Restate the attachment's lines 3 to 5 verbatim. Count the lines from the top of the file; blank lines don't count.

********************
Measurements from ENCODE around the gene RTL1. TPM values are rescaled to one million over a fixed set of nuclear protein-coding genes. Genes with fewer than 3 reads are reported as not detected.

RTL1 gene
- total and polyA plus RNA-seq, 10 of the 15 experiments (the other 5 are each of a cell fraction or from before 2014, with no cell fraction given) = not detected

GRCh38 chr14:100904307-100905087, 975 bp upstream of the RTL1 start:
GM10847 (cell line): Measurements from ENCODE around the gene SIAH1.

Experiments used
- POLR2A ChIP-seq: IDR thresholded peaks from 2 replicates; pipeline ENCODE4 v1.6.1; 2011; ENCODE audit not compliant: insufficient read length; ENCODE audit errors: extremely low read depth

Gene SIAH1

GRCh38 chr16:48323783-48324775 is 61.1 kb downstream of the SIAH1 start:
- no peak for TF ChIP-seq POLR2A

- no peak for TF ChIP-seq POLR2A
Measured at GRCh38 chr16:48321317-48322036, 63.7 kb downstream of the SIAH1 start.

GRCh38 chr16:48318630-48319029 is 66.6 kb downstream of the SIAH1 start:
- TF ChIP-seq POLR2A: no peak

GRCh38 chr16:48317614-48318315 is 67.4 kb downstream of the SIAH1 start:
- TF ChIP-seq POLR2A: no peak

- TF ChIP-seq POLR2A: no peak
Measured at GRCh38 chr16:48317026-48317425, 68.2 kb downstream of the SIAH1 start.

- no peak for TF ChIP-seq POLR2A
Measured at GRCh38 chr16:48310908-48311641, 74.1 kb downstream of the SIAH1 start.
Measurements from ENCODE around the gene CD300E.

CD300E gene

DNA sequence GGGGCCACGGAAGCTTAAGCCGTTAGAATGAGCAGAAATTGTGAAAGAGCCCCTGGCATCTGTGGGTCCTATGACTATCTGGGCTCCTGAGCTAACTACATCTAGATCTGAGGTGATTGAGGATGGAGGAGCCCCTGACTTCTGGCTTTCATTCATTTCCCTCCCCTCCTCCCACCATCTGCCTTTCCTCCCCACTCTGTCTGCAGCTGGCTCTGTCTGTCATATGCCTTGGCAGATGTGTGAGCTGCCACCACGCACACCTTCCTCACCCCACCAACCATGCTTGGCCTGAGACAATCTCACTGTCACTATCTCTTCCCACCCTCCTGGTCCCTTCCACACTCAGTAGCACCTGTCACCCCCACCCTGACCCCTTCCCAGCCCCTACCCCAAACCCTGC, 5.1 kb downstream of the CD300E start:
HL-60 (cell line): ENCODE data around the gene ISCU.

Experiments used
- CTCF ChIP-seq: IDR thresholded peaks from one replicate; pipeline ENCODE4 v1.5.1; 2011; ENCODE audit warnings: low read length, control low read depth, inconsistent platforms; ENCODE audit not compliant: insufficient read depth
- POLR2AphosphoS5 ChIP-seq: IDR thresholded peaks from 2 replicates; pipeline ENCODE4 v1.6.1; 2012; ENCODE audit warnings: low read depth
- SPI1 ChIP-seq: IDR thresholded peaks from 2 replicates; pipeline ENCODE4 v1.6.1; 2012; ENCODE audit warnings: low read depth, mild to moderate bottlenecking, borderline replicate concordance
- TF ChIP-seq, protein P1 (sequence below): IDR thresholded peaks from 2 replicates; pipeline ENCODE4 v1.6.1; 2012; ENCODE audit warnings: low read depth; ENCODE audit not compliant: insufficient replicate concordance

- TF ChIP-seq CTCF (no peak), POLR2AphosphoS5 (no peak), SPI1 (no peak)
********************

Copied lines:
- total and polyA plus RNA-seq, 10 of the 15 experiments (the other 5 are each of a cell fraction or from before 2014, with no cell fraction given) = not detected

GRCh38 chr14:100904307-100905087, 975 bp upstream of the RTL1 start:
GM10847 (cell line): Measurements from ENCODE around the gene SIAH1.